• “The great indoctrinator of any nation is its educational system.”
  • “When you move the heart, the mind follows.”
  • “There’s only one human being race and so we have to realize that we’re a lot more alike than we are different and that through dialogue, we can really improve our relations and relationships with each other.”

Takeaways

Childhood incidents:

Lewis’ earliest memories are with his grandfather, who was the Chief and one of the founders of the Indian Association of Alberta, a large political organization in the 60s. Working and living with him from time to time, Lewis was struck by his deep, authentic, and sincere commitment to the people. He taught him a profound lesson: “When you become successful, you have to turn and help those up and give them a hand up because there are some people who are not as lucky or fortunate as you and so you have an obligation to help those people up, to look after those people.”

His grandmother, too, reinforced a strong sense of giving back to and looking after the welfare of the community. She had a large garden which he helped tend. She always grew things for the community too, and she made sure she had some to give out.

A period which had a huge impact on his life was growing up during the turbulent Red Power Days, the Indigenous movement from 1968 to 1974. In 1968, Trudeau decided that he was going to eradicate indigenous rights and reservations, in a doctrine called the White Paper. Lewis’ uncle, one of the most recognized indigenous leaders of the 20th century, with Lewis’ father as his Vice President, along with the Chiefs and elders of Alberta, countered this with the Red Paper, which was formally known as Citizens Plus. Media and public support for it forced the government to retreat the White Paper and to adopt Citizens Plus as the framework of indigenous relations.  This work led to the 1982 repatriation of the constitution which included the Protection of Indigenous Rights in Section 35 of the Constitution. Living through this pivotal historical moment influenced him in the work he does till today.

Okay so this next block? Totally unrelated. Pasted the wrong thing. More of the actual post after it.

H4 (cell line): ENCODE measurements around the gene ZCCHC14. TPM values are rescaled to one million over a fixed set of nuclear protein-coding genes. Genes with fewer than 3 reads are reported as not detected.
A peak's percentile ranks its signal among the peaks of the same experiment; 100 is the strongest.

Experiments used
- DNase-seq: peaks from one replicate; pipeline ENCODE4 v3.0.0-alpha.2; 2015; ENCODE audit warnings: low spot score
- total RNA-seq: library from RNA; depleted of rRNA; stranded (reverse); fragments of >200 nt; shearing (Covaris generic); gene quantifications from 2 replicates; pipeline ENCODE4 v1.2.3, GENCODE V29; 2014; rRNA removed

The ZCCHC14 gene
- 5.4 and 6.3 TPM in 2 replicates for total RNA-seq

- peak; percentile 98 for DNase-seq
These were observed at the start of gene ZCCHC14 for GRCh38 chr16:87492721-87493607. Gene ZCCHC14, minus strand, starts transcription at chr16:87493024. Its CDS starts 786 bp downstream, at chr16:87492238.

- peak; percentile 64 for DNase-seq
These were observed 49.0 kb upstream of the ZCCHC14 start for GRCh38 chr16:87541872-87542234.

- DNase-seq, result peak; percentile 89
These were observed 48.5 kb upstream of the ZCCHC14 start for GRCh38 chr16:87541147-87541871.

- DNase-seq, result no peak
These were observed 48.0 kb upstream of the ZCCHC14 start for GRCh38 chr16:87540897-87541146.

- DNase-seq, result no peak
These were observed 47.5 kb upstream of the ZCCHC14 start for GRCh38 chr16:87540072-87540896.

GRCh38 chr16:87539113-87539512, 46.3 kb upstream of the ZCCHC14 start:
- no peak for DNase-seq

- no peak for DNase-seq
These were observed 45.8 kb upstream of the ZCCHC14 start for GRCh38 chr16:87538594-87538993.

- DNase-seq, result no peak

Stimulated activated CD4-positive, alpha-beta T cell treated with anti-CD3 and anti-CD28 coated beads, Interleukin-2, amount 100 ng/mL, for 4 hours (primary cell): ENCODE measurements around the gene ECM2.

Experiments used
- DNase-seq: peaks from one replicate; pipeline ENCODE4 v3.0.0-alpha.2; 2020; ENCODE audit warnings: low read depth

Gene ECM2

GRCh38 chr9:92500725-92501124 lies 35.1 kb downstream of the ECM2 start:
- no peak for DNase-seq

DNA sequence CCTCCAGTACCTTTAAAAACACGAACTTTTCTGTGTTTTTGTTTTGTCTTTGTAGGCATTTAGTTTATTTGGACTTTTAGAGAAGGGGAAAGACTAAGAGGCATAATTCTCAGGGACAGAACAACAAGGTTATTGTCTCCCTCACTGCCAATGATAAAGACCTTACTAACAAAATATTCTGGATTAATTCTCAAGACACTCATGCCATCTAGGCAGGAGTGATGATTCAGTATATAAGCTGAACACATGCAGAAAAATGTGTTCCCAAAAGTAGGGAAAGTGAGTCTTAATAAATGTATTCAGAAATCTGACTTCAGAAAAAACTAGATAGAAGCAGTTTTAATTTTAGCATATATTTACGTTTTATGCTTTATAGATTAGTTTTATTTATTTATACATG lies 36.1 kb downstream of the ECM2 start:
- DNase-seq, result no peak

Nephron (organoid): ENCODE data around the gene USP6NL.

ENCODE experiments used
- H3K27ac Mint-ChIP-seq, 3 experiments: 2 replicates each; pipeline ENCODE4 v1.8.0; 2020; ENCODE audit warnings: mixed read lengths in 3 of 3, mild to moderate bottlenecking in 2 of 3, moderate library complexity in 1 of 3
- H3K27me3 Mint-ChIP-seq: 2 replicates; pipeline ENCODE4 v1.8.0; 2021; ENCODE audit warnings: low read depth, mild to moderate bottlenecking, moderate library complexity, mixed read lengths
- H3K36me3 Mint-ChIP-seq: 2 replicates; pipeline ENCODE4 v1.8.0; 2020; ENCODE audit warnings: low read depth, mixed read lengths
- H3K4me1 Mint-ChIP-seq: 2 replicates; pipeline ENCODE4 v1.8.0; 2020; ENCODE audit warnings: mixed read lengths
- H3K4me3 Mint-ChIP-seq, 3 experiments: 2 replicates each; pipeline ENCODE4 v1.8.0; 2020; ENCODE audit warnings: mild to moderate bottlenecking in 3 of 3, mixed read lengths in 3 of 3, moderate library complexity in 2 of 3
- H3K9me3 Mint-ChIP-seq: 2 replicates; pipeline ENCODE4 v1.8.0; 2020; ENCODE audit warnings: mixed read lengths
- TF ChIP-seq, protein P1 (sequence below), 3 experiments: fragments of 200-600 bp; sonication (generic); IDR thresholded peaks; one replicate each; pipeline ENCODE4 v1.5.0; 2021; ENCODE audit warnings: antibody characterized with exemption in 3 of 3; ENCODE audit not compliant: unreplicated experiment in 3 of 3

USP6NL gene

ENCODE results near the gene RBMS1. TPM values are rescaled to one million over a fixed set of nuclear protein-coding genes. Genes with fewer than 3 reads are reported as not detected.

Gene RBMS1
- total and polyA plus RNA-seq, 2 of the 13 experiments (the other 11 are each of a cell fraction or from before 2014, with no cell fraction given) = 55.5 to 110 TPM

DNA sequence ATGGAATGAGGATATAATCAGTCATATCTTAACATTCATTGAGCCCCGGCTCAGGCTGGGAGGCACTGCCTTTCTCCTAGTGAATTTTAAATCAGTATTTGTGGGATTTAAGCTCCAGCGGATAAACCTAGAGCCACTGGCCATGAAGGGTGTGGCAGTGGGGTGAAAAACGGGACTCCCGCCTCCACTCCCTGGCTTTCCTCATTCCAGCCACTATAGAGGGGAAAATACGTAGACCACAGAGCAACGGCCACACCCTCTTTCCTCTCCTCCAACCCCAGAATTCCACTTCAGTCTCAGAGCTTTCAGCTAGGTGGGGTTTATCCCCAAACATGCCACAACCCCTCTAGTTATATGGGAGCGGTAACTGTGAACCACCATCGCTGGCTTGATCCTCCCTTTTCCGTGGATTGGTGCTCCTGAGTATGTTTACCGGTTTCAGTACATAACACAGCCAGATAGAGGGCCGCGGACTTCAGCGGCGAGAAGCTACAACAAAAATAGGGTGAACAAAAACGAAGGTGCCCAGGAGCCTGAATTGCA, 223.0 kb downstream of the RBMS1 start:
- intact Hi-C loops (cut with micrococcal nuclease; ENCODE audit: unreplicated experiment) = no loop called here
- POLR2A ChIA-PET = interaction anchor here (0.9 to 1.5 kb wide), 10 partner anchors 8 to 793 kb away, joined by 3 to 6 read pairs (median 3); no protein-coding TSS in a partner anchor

Groups you were born into and belonged to:

Lewis’ has a strong and prestigious Metis lineage from his grandmother. The Metis had been the conduits between the First Nations and Europeans, and that ethic shaped his life view. The Metis culture also taught him hard work, determination, tenacity and to never give up – that if you put enough work and thought behind things, you can move them forward.

The Woodland Cree side of his family includes the people who first made Treaty No. 8, and two signatories of Treaty No.6. This responsibility has taught him that all Canadians have obligations to each other. The treaties were not only adoption ceremonies of the settlers into the native families, but also important ways to avoid conflict. Lewis observes, “A golden rule within indigenous worldview is that you do not make war on your family.”

Though Northern Alberta is his ancestral home, he has lived in Edmonton since the age of 10, a place which gives him lots of energy and connection because many of his relatives had ancient ties in Edmonton. As a practitioner of Cree traditions, he is a sun dancer and pipe carrier.

Working in education and with the interfaith community made him aware of commonalities between indigenous people and those from spiritual traditions, giving him more support and insight to be a better person. He says that the more he understands spiritual religions, the more he is able to be respectful of them and the people who follow them.

He finds threads of indigeneity woven into his political identity as a social democrat – looking after people, seeking social justice, and making sure everyone has enough. Working in the federal party has taught him a lot about party politics in Canada. He has also paved the way for more indigenous people to enter politics by being the first indigenous person to have run for city council in 2007.